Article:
Few negotiations are as 'spirited' as when a privately held business is sold. There are valid reasons. The stakes are big for the business owner - in many cases, this represents their sole opportunity to realize upon a liquidity event to comfortably fund their retirement. Owners have every reason to expect fair market value for the business they have built. Buyers also want to ensure a fair return on their investment.
The last million is often the toughest to negotiate. Ego and emotions come into play both of which tend to cloud sound judgement. With the preoccupation understandably on purchase price, there are other important items to negotiate when selling a business:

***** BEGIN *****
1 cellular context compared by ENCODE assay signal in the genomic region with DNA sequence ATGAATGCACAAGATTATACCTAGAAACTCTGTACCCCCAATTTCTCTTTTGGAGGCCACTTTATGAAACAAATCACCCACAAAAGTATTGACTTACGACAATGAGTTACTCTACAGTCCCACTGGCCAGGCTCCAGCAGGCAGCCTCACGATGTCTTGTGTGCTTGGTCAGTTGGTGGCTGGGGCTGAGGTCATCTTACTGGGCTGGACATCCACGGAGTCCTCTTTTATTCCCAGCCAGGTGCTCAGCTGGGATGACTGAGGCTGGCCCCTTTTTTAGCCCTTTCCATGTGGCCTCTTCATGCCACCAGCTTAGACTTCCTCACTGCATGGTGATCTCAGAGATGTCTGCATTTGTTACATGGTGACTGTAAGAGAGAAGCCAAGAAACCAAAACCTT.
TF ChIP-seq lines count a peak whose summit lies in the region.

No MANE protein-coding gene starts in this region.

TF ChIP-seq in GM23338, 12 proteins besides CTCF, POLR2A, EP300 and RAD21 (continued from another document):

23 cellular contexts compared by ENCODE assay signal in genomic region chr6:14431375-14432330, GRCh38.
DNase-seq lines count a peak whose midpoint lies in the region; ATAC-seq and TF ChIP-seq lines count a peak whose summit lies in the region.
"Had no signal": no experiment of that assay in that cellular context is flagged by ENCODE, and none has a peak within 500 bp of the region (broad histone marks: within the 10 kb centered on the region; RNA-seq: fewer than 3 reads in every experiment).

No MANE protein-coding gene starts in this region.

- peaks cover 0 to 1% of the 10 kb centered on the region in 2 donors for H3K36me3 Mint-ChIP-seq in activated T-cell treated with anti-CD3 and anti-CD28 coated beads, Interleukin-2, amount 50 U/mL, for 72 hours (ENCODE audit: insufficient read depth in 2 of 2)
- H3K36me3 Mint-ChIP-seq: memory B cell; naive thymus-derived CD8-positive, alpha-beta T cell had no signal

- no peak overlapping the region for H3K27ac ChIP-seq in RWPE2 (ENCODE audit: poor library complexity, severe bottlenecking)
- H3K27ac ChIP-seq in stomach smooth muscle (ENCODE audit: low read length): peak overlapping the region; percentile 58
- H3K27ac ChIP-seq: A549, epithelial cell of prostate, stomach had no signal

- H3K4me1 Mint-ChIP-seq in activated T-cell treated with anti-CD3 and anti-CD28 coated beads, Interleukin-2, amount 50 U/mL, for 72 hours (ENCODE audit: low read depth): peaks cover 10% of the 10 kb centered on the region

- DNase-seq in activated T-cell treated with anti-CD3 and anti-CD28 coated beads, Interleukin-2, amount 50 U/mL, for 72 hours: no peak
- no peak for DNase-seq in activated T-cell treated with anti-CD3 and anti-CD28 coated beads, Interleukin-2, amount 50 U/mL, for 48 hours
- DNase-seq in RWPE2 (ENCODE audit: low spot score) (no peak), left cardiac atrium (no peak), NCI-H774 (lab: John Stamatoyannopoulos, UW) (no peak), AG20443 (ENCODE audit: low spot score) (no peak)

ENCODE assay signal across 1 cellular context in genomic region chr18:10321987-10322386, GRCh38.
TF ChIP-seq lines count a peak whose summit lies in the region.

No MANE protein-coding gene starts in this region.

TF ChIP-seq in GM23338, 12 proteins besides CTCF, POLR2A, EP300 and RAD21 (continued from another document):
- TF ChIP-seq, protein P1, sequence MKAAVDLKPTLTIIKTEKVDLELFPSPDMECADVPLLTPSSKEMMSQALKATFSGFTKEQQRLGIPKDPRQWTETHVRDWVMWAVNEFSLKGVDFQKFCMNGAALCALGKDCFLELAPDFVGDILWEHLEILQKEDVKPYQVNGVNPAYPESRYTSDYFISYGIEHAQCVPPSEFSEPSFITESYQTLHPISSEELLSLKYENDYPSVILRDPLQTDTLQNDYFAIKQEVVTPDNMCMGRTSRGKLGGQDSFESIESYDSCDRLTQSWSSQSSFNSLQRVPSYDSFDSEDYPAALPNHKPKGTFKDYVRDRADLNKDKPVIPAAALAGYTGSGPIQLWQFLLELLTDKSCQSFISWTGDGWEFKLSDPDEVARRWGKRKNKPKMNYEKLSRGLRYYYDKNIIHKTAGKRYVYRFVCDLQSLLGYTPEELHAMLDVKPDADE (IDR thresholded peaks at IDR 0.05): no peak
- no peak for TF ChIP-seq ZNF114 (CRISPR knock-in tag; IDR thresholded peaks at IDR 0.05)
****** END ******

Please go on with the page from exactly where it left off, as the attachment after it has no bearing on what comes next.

But the most important factor is not even on the 'list'- the relationship between the owner and potential buyer as it grows, or deteriorates, over negotiations. By going to market, our company usually presents two or three offers to our clients. We have had offers rejected for no other reason than our clients were not comfortable putting their business in the hands of the buyer. The decision had nothing to do with the almighty dollar - the parties just didn't like each other.
In their overly zealous efforts to 'win', buyers sometimes run the risk of losing.
Rincroft facilitates the divestiture of medium sized businesses. Our clients are companies which are well established and profitable. Since its inception, our company has completed the sale of more than 50 business across a wide range of industries. We also provide advisory services assisting owners in building sustainable value even if they have no immediate plans to sell.
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